We take for granted none of the perceived wisdom about whether the speed detection technology or legal processes are fair and correctly used. It is our job to challenge the evidence, not to agree with it.
Mary Monson Motoring Solicitors are proactive in fighting our clients' cases in court and have an excellent success rate in challenging prosecutions. If a client does wish to plead guilty, we can usually limit the damage to save his or her driving licence. Please see below for a recent and typical case study of a client we have successfully represented, followed by an explanation of the law relating to speeding offences.
Our speeding solicitors' case study
Anyone who claims to be a specialist speeding solicitor true expertise in the area. We have included here a case study to give some idea of how we prepare our cases.
Our client was accused of travelling at 39 mph in a 30 mph zone. He was a businessman of good character with a clean licence, and informed us that he was sure that he was not travelling at that speed. He did not stand to lose his licence, but was so annoyed at what he felt was a clearly incompetent prosecution that he called us.
We requested 19 items of documentary evidence from the prosecution.
Some of our requests included:
the qualifications of the Police Officer to use the Laser Speed device, an LTI2020
the certification and usage record of the device itself
written evidence showing how the device was used when our client was passing the speed trap.
The initial prosecution response was that we were engaged in a €œfishing expedition€, and therefore they did not have to disclose this information. The legal rules relating to freedom of information, however, have never supported this attitude, and we began to put pressure on the Prosecution to provide us with what we required.
When the Police Officer dealing with the case finally received our requests, the prosecution simply dropped the charge. This response gives some idea about Police attitudes towards what a speeding solicitor from our firm regards to be the basic evidence in a prosecution. When put to proof, many of these prosecutions fall apart.
The Law in Reality
A client may come to a speeding solicitor , stressed, and say ‘I've got caught speeding'. But it's the job of the specialist speeding solicitor to bring some analysis to the situation to see if the client is as ‘caught' as he thinks.
Issues such as type approval of Home Office speed detection devices may seem to offer €œopen shut€ defences to these allegations, and often do, but the fact that magistrates are often not used to dealing with legal rather than factual points to the same extent as Judges in the Crown Court can mean that defences on a legal or technical basis can be viewed with scepticism in the Magistrates Court.
To combat this, it is often necessary to call expert evidence, and make specific reference to both legal and procedural documents and good practice guides. Of particular use can be the ACPO (Association of Chief Police Officers) Code of Practice for the Operational use of Enforcement Equipment. It is the police rule book for how evidence should be obtained for these offences, including information on set up of speed trap location, correct use of different devices and methods, (Laser, Radar, Follow Check in Police Vehicle etc.).
Disqualifications for these offences of course vary, depending on speed. For certain speeds, the magistrates can consider awarding points, although these lower speeds will often result in fixed penalties being awarded, meaning 3 points and a fine with no need to go to court if the driver admits the offence.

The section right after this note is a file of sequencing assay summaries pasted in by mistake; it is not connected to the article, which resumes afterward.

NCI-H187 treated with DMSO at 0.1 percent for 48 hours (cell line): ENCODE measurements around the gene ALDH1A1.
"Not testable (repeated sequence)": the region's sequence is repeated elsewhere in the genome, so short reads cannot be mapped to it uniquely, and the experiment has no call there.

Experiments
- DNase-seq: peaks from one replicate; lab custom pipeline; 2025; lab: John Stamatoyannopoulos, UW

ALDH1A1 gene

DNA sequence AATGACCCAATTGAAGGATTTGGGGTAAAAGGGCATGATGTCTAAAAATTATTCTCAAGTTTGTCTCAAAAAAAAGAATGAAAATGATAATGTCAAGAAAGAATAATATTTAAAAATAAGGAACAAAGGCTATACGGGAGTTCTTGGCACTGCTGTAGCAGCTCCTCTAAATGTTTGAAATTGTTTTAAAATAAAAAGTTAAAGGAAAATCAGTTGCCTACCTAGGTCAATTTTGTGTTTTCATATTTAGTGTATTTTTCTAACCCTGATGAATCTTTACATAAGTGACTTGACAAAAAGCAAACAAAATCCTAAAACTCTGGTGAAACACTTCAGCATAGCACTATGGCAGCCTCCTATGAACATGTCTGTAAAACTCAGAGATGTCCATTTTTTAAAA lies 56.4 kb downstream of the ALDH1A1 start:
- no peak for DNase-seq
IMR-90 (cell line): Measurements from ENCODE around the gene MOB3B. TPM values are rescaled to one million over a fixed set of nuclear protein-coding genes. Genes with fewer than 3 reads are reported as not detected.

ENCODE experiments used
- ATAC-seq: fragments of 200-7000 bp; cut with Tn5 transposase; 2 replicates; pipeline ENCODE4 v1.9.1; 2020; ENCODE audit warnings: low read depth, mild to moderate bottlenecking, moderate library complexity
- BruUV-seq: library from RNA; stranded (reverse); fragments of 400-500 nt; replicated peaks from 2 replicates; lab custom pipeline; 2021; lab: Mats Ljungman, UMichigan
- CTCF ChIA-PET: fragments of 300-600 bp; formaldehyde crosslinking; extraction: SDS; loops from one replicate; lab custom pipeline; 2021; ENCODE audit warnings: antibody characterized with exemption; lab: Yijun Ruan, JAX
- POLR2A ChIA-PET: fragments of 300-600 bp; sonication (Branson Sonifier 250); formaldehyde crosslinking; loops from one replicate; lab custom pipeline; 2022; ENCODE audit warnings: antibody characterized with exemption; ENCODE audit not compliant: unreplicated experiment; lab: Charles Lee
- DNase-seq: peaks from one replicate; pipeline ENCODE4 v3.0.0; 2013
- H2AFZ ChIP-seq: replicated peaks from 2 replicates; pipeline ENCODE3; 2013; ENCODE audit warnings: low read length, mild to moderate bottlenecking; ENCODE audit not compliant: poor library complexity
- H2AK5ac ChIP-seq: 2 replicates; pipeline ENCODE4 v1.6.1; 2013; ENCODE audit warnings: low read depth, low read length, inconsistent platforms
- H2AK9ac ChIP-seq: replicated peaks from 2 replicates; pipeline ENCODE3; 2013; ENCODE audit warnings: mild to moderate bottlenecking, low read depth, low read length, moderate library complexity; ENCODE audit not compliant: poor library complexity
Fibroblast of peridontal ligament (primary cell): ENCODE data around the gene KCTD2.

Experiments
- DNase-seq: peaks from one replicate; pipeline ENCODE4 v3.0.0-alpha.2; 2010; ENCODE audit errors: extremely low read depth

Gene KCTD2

For higher speeds (usually where the speed is 40 % over the speed limit on force), the magistrates can, and often will impose a ban, starting at 14 days, up to a usual maximum of about a year for anything except the very highest speeds.
The magistrates also have the option of imposing up to six points as an alternative, and often will if this will result in the defendant having a total of 12 or more points, as this can lead to a mandatory 6 month ban (see section on totting up). In this situation, a ban can only usually be avoided if the defendant can either challenge the prosecution, or show exceptional hardship.
For offences where over 140 mph is recorded, the prosecution might try to charge the defendant with Dangerous Driving. These higher speeds must be considered by the defence speeding solicitor in detail. It has been known for highly skilled professional drivers to challenge dangerous driving charges at these high speeds, notably where one defendant was himself an advanced driver who himself trained police drivers.
Will a speeding solicitor advise that a ban is avoidable?
Even for high speeds, a ban can often be avoided or reduced to a period of just a few weeks if the right mitigation is forwarded, even if a guilty plea has been entered. For these purposes, a speeding solicitor is usually advisable, depending on how important the licence is. Good mitigation will include evidence relating to the character of the client, and also to other people who will suffer if he/she loses his/her licence.
Do I definitely need a speeding solicitor?
The answer to this question is a matter of personal preference. If the licence and keeping it for a period of 1-6 months, which are typical lengths of ban, are both important, then representing yourself is always a bad idea.
The law is not complicated, but the sad reality is that in many cases magistrates, the court legal adviser and the prosecution club together to put you at a disadvantage. The unfamiliar territory means that even the most sophisticated of defendants often find themselves marginalised and disrespected in court.
Having someone there who knows both the protocol, what things will help, and what mistakes to avoid can be a real advantage. If you don't need your car for work or family commitments, then the expense of a lawyer may not be such a priority.